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G99(P) Group Education in Adolescent Diabetes Transition
  1. H Reid1,
  2. L Potts2,
  3. K Agostini2,
  4. J Luscombe2,
  5. R Thompson2,
  6. P Hindmarsh2,3,
  7. RM Viner2,3,
  8. B White2,3
  1. 1School of Medicine, University College London, London, UK
  2. 2Children and Adolescent Diabetes Service, University College Hospital London, London, UK
  3. 3Institute of Child Health, University College London, London, UK


Aims Education is a key component of the transition process. We piloted a half-day group education session for young people (YP) and their parents.

Methods All YP in the diabetes service aged 14–19 years were invited via letter, email (if address available) and/or telephone. Eligible participants were invited to book using a commercial web-based booking platform. Education was in the form of expert-delivered didactic group sessions and a parent workshop. Members of the adult diabetes team introduced their service and were available to meet families. Attendees completed evaluation forms at the end of the session.

Results Demographics: 25/130 (19%) of eligible YP and 21 parents attended. 1/23 (4%) eligible YP aged 14 years attended, 8/50 (16%) aged 15–16 attended, 16/52 (28%) aged 17–18 years attended and 1/5 (20%) aged 19y attended. 17/25 (68%) YP in attendance were male. The mean (SD) HbA1c of attendees was 8.1% (1.4) vs 8.4% (1.7) for non-attendees (p,0.05, t-test). 24/25 (96%) attendees had type 1 diabetes.

Booking and attendance: Of those invited by email: 21/34 (62%) of YP opened the email, 30/39 (77%) of parents opened the email. The predominant barrier to attendance was exam commitments.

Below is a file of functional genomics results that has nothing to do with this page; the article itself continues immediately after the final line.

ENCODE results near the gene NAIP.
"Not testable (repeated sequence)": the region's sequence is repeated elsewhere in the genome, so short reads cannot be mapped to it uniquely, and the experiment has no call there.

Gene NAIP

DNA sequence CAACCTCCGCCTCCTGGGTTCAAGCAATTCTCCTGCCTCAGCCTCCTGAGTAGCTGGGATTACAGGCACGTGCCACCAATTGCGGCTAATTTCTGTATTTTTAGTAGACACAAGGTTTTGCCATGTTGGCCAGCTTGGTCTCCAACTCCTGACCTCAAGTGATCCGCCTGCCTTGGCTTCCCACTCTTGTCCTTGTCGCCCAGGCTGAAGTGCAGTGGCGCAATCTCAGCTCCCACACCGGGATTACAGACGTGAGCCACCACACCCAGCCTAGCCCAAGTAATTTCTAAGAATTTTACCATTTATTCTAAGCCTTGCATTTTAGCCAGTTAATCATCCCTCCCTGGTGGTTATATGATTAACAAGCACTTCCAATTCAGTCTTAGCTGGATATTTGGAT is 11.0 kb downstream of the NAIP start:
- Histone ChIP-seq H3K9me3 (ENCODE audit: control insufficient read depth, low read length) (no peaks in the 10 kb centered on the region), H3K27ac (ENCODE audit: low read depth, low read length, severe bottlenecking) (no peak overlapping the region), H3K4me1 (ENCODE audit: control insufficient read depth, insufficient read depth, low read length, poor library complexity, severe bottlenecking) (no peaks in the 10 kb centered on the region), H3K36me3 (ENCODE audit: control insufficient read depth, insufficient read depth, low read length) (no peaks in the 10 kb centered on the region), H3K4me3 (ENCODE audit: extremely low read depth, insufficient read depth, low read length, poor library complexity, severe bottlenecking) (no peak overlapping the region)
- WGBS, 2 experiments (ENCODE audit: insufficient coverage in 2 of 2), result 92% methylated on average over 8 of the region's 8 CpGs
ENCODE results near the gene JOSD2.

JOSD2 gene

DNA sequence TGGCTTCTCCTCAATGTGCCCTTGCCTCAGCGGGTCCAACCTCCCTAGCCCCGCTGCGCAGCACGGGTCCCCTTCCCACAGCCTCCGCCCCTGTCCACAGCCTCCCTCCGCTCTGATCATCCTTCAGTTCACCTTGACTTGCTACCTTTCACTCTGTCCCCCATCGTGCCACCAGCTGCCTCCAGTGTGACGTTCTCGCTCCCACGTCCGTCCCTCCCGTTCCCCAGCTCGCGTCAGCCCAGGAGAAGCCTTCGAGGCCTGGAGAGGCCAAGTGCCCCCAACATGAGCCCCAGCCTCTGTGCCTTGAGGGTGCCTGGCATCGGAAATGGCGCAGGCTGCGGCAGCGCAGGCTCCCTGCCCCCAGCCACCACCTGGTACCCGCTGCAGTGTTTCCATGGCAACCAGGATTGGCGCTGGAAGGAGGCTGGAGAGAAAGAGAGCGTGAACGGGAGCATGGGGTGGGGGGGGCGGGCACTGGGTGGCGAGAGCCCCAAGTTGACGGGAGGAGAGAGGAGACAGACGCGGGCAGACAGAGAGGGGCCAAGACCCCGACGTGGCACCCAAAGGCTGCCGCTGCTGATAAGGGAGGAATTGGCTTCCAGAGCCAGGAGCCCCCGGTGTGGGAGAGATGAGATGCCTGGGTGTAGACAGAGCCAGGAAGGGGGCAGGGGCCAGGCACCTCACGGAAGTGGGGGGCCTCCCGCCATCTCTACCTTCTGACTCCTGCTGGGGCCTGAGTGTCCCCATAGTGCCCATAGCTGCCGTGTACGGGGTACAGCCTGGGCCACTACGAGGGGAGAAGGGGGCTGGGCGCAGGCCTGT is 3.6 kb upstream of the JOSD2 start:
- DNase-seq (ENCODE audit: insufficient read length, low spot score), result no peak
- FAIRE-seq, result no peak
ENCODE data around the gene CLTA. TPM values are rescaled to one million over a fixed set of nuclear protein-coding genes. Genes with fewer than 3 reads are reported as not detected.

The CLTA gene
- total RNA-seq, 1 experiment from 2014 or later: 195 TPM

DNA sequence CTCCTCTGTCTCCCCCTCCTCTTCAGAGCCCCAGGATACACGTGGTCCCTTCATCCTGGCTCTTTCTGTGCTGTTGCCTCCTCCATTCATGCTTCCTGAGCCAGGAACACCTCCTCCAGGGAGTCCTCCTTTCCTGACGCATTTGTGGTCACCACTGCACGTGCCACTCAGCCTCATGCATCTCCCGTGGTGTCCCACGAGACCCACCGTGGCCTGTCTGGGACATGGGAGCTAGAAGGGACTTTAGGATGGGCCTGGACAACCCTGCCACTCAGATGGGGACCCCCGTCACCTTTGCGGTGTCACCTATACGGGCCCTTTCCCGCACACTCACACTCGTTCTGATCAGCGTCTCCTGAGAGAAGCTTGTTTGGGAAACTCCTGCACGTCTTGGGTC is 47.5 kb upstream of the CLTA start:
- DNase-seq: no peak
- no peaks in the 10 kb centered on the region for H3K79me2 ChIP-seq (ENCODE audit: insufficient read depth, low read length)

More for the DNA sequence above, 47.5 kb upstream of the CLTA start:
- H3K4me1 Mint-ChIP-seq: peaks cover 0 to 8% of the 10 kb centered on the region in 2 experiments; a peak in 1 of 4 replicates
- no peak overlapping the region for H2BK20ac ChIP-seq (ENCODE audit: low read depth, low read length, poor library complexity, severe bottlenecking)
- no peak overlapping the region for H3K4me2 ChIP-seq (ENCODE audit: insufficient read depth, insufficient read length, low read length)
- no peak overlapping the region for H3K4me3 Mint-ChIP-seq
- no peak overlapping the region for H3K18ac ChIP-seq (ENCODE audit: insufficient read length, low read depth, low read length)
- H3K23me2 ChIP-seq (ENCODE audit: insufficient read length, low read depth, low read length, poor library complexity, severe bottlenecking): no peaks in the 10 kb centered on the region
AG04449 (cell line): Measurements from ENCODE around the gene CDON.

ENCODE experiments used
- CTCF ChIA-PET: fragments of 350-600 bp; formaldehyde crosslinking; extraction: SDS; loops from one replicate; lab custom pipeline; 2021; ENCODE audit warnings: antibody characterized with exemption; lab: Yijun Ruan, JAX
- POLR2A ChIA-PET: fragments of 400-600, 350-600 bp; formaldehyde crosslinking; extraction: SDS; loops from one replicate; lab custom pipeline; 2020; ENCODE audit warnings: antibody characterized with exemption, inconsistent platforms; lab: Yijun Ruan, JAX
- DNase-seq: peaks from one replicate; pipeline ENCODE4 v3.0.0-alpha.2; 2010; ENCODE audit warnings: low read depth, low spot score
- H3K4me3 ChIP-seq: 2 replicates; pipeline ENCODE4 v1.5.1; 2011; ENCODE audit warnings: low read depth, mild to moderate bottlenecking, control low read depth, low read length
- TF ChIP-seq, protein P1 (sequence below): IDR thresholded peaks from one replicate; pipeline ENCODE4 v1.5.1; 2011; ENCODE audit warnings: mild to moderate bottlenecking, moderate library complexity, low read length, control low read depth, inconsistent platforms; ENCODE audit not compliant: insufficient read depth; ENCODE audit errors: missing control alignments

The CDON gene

Acceptability and ratings: Mean (SD) YP rating for the session was 8.1 (0.9) in a 10-point Likert scale (1 = very poor, 10 = excellent). Mean (SD) parent ratings were 8.6 (1.4). After the session, 14% of YP reported they were “ready to move to adult services”, 59% “more ready to move to adult services”, 18% “equally ready” and 0% “less ready”. Sessions most frequently rated by YP as “useful” were “rights and jobs” (77%), “having a healthy baby” (64%), “driving and diabetes” (59%) and “alcohol and diabetes” (59%); parents most rated “driving and diabetes” (94%) “rights and jobs” (75%), “adult clinic” (75%) and “insulin pumps in adult services” (75%).

Conclusions An expert-delivered group transition education session shows promise as an effective and easy to deliver tool for preparing adolescent patients for adult life with diabetes. Further exploratory work is needed to optimise this model and measure its effectiveness.

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